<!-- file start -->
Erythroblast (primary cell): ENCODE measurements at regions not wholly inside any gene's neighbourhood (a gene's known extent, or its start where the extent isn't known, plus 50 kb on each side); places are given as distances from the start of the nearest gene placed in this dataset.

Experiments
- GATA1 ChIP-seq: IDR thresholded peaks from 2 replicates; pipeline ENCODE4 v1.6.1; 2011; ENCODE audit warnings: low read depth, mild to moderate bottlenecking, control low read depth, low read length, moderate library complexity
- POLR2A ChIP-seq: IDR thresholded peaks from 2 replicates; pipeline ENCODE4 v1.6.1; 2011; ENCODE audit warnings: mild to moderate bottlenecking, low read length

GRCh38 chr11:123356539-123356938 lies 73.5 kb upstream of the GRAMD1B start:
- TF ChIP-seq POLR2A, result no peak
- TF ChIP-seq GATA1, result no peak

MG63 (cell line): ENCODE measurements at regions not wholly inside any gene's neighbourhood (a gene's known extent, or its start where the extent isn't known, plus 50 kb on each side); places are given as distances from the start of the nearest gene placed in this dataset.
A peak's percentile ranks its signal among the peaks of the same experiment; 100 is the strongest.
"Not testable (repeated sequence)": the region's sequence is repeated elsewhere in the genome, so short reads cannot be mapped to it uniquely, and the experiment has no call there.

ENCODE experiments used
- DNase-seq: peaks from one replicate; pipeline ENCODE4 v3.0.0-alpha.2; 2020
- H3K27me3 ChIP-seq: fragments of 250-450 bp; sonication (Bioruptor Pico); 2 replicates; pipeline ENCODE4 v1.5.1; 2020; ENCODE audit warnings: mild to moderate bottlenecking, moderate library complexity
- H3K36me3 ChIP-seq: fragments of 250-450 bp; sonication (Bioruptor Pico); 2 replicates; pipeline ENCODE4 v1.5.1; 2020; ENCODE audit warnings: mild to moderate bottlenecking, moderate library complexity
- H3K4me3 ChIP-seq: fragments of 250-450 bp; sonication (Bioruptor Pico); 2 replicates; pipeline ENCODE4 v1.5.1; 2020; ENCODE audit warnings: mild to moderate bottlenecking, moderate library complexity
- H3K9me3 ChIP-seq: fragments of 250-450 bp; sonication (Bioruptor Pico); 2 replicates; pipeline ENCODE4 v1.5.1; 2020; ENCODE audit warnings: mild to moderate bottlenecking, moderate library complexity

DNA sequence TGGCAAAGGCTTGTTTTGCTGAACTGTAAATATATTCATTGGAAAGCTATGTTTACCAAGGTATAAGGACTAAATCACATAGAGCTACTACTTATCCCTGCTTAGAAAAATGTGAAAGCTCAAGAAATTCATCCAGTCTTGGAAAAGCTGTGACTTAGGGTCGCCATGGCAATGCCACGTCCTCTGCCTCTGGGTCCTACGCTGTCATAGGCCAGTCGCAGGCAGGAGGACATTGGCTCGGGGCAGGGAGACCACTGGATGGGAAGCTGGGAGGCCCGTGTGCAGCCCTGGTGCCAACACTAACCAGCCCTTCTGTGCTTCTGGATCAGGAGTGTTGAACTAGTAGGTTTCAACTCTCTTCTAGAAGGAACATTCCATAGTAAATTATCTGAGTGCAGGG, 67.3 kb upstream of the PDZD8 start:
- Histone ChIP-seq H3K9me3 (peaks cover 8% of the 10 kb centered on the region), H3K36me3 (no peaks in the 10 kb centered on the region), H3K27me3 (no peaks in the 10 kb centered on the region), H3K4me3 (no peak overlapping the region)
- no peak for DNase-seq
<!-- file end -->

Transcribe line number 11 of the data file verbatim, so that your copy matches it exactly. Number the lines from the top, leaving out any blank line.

ENCODE experiments used